This first-person account is part of a regular series of how Counterpart works in the field. This story is by Jennifer Norfolk, Senior Environmental Program Manager, as told to Counterpart’s Senior Content Producer, Jennifer Brookland.
In Dominican Republic’s Montecristi National Park, sunlight filters down through the dense branches of mangroves that have thrived for thousands of years. Counterpart joined Oregon State University ecologist Dr. Boone Kauffman and local partners to sample this soil that seeped so readily into jeans and old sneakers; waders, we were told, were futile.
What we found was incredible. Though a complete analysis has yet to be done on the several hundred little cups of soil we sent off to the lab, Dr. Kauffman thinks the mangroves of Montecristi could be one of the most carbon-rich sites in the hemisphere.
If that’s true, it could help make the case for doing whatever it takes to protect these essential ecosystems.
Finding a market for blue carbon
Carbon finance programs create economic incentives for communities to preserve natural resources that help alleviate the mounting pressures of climate change. But mangroves and other coastal ecosystems – like seagrass beds and salt marshes – are currently not part of any such program. Without economic incentives, why should coastal communities preserve these scraggly trees when they could clear them for shrimp ponds, or cut them down for timber and firewood?
That was the question we were trying to answer in Montecristi. Potential carbon financing profits from the rich stores in coastal soils, called “blue carbon,” may prove to be the real selling point when it comes to convincing poor communities who live around mangroves, and their governments, to protect them. But first we have to figure out how much carbon is there.
Counterpart chose to use Montecristi for our pilot blue carbon site because we have worked there for five years with a wonderful local partner, AgroFrontera. We know many of the key actors in the area, and they know and trust us.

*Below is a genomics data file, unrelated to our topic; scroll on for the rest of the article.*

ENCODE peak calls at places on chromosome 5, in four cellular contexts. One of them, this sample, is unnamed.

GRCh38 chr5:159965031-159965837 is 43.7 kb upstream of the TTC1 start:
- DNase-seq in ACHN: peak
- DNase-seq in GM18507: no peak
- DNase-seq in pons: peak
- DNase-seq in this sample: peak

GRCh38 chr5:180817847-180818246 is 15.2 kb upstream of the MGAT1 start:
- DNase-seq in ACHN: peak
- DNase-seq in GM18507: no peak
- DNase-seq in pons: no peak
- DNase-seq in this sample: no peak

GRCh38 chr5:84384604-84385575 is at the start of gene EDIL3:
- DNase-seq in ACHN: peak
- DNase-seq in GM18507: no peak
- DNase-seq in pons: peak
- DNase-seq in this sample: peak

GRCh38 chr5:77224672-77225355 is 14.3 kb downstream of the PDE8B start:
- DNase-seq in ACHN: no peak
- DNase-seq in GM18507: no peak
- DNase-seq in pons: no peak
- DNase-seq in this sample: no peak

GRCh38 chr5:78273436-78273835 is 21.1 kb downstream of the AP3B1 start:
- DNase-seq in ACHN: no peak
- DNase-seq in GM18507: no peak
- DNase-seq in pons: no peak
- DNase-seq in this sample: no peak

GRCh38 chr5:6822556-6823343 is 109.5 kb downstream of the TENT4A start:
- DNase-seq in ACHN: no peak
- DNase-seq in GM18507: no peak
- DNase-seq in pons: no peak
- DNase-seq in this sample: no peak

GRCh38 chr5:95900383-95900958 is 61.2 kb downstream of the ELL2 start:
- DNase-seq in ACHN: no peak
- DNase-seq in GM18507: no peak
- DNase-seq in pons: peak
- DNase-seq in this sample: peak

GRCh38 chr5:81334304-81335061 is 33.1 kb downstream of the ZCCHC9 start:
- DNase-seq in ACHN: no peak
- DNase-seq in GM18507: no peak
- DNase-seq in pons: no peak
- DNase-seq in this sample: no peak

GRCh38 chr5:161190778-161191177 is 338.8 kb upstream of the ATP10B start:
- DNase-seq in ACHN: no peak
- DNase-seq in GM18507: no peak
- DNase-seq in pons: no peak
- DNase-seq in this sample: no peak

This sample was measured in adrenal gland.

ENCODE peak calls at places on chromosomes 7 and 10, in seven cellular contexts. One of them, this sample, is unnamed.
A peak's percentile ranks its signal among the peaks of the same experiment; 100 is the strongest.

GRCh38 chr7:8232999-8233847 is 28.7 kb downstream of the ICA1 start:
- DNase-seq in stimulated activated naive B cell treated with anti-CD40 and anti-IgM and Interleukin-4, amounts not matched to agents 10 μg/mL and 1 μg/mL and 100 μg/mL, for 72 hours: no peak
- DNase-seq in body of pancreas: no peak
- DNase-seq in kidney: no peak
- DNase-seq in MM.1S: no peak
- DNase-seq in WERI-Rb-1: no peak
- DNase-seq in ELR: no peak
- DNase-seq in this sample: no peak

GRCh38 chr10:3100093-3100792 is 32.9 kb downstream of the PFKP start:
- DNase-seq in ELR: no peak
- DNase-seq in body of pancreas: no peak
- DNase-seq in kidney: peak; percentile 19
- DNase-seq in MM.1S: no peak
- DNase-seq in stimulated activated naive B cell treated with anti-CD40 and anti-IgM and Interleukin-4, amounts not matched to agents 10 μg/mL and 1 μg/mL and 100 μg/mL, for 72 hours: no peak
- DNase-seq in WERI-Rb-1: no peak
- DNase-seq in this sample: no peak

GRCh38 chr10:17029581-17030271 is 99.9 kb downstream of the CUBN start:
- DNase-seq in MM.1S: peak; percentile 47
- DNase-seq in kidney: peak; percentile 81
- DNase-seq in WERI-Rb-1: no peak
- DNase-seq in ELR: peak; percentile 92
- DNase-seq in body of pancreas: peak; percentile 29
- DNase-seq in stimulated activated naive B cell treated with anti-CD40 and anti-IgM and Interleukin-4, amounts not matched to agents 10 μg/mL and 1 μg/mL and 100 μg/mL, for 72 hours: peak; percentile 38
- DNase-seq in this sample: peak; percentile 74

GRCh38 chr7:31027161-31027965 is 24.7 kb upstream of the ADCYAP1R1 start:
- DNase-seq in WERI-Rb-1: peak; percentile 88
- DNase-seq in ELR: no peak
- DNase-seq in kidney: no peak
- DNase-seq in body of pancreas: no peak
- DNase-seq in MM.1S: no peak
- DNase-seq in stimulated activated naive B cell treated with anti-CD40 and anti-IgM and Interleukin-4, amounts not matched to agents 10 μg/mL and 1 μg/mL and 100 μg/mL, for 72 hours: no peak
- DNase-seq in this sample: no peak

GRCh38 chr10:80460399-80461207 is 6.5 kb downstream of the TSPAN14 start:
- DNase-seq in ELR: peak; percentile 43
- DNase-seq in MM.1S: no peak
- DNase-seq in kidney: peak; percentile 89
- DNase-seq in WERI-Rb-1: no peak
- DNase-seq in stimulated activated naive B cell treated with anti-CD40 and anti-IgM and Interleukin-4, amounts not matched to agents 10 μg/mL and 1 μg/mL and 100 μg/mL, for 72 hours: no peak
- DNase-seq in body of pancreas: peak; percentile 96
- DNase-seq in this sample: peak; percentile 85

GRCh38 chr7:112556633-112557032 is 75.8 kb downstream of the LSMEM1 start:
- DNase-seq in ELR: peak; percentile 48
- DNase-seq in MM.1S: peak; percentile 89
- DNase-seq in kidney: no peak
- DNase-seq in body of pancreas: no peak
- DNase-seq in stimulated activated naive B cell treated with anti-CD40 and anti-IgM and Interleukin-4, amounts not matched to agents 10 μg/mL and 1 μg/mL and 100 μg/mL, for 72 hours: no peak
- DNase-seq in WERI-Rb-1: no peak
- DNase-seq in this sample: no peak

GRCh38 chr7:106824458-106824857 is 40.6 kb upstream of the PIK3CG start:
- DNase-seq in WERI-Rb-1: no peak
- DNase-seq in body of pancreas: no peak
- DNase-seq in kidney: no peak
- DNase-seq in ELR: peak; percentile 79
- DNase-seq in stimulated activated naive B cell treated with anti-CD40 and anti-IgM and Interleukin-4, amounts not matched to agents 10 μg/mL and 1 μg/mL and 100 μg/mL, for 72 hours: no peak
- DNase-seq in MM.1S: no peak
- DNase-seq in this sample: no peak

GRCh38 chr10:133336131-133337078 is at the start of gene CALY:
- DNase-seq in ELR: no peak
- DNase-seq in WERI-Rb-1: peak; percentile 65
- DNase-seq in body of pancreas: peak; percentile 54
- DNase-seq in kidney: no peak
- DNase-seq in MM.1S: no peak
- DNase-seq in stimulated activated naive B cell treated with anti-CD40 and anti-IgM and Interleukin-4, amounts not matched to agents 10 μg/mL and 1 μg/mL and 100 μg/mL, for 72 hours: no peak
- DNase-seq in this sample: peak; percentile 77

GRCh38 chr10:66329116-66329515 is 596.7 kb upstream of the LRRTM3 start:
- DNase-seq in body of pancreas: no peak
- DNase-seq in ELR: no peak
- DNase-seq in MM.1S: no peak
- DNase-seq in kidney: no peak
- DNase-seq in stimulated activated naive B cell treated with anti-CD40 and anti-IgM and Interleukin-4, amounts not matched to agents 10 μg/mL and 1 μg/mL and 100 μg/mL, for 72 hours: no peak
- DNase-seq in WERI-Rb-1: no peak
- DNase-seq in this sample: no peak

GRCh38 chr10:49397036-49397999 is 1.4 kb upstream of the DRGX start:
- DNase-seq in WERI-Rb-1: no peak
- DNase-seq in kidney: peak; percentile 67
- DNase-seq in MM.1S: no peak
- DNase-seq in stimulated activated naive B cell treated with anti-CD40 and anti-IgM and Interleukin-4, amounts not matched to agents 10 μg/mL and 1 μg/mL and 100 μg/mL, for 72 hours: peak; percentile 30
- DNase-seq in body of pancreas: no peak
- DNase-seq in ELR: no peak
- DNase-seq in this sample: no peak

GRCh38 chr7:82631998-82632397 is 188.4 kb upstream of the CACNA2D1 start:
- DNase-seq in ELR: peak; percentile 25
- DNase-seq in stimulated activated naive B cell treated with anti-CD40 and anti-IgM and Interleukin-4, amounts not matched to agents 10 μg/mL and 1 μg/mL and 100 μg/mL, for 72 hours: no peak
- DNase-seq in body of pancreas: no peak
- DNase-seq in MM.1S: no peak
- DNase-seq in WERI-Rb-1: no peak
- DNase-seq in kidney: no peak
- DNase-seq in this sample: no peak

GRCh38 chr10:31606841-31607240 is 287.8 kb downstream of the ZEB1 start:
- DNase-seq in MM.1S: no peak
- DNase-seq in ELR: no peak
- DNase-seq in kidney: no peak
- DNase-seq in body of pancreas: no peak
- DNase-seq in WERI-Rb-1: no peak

Getting the dirt on mangrove carbon stores
I went there to sample soil from tall, medium, and dwarf mangroves and from abandoned shrimp farms with Dr. Kauffman, AgroFrontera and CIBIMA, the public university in the Dominican Republic that offers the nation’s only marine biology program.
At our Arlington, Virginia, headquarters location, plenty of Counterpart employees tell stories about their trips to the field. Those tales don’t usually involve mangrove crabs crawling over your hands, or tricky patches of earth that look solid but give way to feet of sucking mud when you place a misguided step.
The tall mangroves were the muddiest, and the hardest physically to walk through. The ground was covered with webs of roots you have to either balance on, or navigate between. Any foot set down required surprisingly demanding extraction. Grabbing onto a tree for support sent handfuls of tiny crabs scuttling across your arms.
The medium mangroves were thinner and shorter, so traversing them felt less like a turn on the jungle gym. But it became dizzying to mark and keep track of hundreds of them with our tools. Walking through the dwarf mangroves, the shorter plants offered no shade from the sun. Jellyfish and rays glided around my feet in the watery tracts between the roots.
After this trip to the mangroves of Estero Balsa in Montecristi National Park, I have grown to love these swamps.
The root of the problem